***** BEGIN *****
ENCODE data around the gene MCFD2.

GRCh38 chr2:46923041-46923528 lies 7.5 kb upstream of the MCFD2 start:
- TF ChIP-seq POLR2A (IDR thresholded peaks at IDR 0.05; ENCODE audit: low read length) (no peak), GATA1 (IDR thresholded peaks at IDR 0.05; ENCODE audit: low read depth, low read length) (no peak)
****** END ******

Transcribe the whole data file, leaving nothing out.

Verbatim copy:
ENCODE data around the gene MCFD2.

GRCh38 chr2:46923041-46923528 lies 7.5 kb upstream of the MCFD2 start:
- TF ChIP-seq POLR2A (IDR thresholded peaks at IDR 0.05; ENCODE audit: low read length) (no peak), GATA1 (IDR thresholded peaks at IDR 0.05; ENCODE audit: low read depth, low read length) (no peak)